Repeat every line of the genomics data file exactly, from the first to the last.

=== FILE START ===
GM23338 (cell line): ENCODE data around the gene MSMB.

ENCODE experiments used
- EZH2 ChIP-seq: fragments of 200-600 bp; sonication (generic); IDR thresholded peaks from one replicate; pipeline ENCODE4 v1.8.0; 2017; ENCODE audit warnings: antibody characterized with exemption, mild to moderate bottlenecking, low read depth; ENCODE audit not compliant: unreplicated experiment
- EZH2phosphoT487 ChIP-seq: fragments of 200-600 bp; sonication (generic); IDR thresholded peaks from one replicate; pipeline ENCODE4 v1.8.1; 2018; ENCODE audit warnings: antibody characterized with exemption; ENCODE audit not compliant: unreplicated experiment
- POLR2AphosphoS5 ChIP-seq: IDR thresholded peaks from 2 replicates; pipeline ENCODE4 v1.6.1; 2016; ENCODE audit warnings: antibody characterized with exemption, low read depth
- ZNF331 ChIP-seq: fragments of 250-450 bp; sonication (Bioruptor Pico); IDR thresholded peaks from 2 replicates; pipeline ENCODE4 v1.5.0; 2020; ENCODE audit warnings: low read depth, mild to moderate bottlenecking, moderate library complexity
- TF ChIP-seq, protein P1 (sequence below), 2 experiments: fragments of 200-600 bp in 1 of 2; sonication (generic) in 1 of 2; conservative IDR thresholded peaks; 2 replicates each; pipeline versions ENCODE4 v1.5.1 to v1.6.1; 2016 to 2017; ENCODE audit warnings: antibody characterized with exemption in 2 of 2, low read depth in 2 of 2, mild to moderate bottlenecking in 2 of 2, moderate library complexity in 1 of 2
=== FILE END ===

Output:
GM23338 (cell line): ENCODE data around the gene MSMB.

ENCODE experiments used
- EZH2 ChIP-seq: fragments of 200-600 bp; sonication (generic); IDR thresholded peaks from one replicate; pipeline ENCODE4 v1.8.0; 2017; ENCODE audit warnings: antibody characterized with exemption, mild to moderate bottlenecking, low read depth; ENCODE audit not compliant: unreplicated experiment
- EZH2phosphoT487 ChIP-seq: fragments of 200-600 bp; sonication (generic); IDR thresholded peaks from one replicate; pipeline ENCODE4 v1.8.1; 2018; ENCODE audit warnings: antibody characterized with exemption; ENCODE audit not compliant: unreplicated experiment
- POLR2AphosphoS5 ChIP-seq: IDR thresholded peaks from 2 replicates; pipeline ENCODE4 v1.6.1; 2016; ENCODE audit warnings: antibody characterized with exemption, low read depth
- ZNF331 ChIP-seq: fragments of 250-450 bp; sonication (Bioruptor Pico); IDR thresholded peaks from 2 replicates; pipeline ENCODE4 v1.5.0; 2020; ENCODE audit warnings: low read depth, mild to moderate bottlenecking, moderate library complexity
- TF ChIP-seq, protein P1 (sequence below), 2 experiments: fragments of 200-600 bp in 1 of 2; sonication (generic) in 1 of 2; conservative IDR thresholded peaks; 2 replicates each; pipeline versions ENCODE4 v1.5.1 to v1.6.1; 2016 to 2017; ENCODE audit warnings: antibody characterized with exemption in 2 of 2, low read depth in 2 of 2, mild to moderate bottlenecking in 2 of 2, moderate library complexity in 1 of 2